Happy Friday! There are more good news articles, commentaries, and analyst reports on the Web every week than anyone could read in a month. Here are eight fascinating ones I read this week.
Josh Brown puts it all in perspective:
If you had twenty five years left to live, how much time would you spend worrying about the daily ups and downs of the stock market?
If you had twenty years left to live, how much time would you spend trying to time the stock markets and the economy and other things that are both unpredictable and completely out of your control?
If you had fifteen years left to live, how much time would you spend trying to buy or sell a specific stock at the perfect price?
If you had ten years left to live, how much time would you devote to comparing your monthly investment returns against the returns of others?
If you had five years left to live, how much of it would you spend obsessing over financial news and its unforeseeable impact on your portfolio?
Expanding its Internet services ever further, Google has teamed up with Starbucks to outfit 7,000 of its US coffee shops with faster Wi-Fi connections. The deal sees Google replace AT&T as the official Internet provider in stores, offering customers Internet speeds up to ten times faster than before. For Starbucks stores in Google Fiber-enabled areas (including Kansas, Utah, and Austin), the search giant will provide a connection that is up to 100 times faster.
Howard Lindzon embraces messiness:
I don't think things are neat. I like neat and I focus as much as I can on neat, but I know messy is around the corner.
I also don't believe scale is easy to spot, so I don't go around all day looking for it or chasing it. I invest in people (always messy) and I invest in patterns and the expected behavior of other people (messy squared).
Embrace some messiness. Roll your sleeves up and do some things today and tomorrow that don't scale. You will be amazed over time how neat and scalable and profitable your life can get over time.
Same ol' story at the rating agencies:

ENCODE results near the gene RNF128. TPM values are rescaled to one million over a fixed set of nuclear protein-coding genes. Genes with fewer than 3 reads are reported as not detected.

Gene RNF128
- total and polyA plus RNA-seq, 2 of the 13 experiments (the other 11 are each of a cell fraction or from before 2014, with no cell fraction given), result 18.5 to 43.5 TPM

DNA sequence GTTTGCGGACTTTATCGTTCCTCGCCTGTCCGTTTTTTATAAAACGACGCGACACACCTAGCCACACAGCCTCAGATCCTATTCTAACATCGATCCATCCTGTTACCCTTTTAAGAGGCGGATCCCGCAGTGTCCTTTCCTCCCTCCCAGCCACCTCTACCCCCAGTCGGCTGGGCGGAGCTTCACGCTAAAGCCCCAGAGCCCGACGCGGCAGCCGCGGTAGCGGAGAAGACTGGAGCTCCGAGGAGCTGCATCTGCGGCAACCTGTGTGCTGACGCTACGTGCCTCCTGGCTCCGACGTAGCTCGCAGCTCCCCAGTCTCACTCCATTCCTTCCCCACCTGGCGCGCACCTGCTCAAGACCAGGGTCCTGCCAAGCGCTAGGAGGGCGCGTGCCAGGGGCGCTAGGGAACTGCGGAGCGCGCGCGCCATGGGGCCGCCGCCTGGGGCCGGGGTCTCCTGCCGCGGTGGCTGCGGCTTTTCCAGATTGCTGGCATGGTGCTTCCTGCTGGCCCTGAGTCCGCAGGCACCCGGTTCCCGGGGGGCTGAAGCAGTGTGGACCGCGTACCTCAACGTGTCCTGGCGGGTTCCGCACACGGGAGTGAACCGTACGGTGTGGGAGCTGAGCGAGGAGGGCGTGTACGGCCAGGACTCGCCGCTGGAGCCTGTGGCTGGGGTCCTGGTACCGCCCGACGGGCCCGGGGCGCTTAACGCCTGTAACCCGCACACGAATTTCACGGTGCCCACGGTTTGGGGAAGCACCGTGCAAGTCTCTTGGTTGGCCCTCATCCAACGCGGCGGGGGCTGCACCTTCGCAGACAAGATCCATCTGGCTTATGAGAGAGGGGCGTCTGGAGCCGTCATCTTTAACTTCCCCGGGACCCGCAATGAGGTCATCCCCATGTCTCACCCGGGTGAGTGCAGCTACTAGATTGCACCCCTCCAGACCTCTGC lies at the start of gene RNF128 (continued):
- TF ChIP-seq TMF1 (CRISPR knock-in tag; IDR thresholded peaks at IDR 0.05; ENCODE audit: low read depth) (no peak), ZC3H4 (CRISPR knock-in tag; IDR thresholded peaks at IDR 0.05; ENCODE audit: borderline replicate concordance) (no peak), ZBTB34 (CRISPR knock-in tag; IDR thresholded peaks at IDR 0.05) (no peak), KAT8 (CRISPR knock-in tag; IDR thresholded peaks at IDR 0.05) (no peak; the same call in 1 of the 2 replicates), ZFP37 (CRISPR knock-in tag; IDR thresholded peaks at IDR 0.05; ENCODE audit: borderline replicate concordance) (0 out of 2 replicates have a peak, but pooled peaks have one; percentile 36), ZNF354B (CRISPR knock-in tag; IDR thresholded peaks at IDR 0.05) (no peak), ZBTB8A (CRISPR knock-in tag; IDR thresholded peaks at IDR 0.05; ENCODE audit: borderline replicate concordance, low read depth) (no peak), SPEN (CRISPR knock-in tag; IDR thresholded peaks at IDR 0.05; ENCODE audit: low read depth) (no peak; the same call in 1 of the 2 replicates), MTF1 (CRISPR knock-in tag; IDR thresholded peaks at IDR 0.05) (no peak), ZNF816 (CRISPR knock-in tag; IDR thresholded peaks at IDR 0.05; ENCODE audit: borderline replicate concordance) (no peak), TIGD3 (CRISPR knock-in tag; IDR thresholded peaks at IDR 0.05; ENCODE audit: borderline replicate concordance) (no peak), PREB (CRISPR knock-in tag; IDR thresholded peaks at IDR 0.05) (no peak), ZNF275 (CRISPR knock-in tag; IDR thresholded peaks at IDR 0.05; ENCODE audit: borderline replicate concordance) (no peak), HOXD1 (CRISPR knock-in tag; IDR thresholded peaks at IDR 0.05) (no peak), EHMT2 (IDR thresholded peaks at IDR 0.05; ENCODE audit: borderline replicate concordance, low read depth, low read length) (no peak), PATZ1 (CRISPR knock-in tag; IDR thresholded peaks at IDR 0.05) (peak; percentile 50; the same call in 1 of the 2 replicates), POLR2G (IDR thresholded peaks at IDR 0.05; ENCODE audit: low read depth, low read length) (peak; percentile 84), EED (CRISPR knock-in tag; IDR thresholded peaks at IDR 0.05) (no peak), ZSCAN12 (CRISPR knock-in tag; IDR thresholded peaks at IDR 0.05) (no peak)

Five years after inflated credit ratings helped touch off the financial crisis, the nation's largest ratings agency, Standard & Poor's, is winning business again by offering more favorable ratings. S.& P. has been giving higher grades than its big rivals to certain mortgage-backed securities just as Wall Street is eagerly trying to revive the market for these investments.
Tren Griffin writes on a dozen things he learned from George Soros, including:
"Money is made by discounting the obvious and betting on the unexpected."
"I only go to work on the days that make sense to go to work. And I really do something on that day."
"If investing is entertaining, if you're having fun, you're probably not making any money. Good investing is boring."
"Market prices are always wrong in the sense that they present a biased view of the future."
Bruce Bartlett writes on the mortgage interest deduction:
Contrary to popular belief, the mortgage interest deduction wasn't adopted to encourage home ownership. The original income tax enacted in 1913 allowed a deduction for all interest on the theory that it was largely business-oriented. According to Dennis Ventry of the University of California, Davis, School of Law, only a third of homeowners carried a mortgage in 1910.
It should also be noted that the personal exemption was $3,000 in 1913, equivalent to $70,000 today. Consequently, very few taxpayers could deduct any interest at all. Only 357,000 tax returns were filed in a population of 97 million.
"We innovate by starting with the customer and working backwards," he says. "That becomes the touchstone for how we invent." Pushing the publishing industry to make books available electronically was a customer-friendly proposition: Readers got instant gratification at lower prices. Amazon Prime, the company's addictively popular all-you-can-eat delivery offering, eliminates friction; if you've already paid for unlimited shipping, then you order what you want, when you want, in the quantities you want. Amazon Web Services, the company's newest big division, offers business customers the same sophisticated online infrastructure technology that Amazon has developed for itself.
Here's a great old video with the late Milton Friedman on capitalism:
Enjoy your weekend.
Fool contributor Morgan Housel has no position in any stocks mentioned. The Motley Fool recommends Amazon.com and Starbucks. The Motley Fool owns shares of Amazon.com and Starbucks. Try any of our Foolish newsletter services free for 30 days. We Fools may not all hold the same opinions, but we all believe that considering a diverse range of insights makes us better investors. The Motley Fool has a disclosure policy.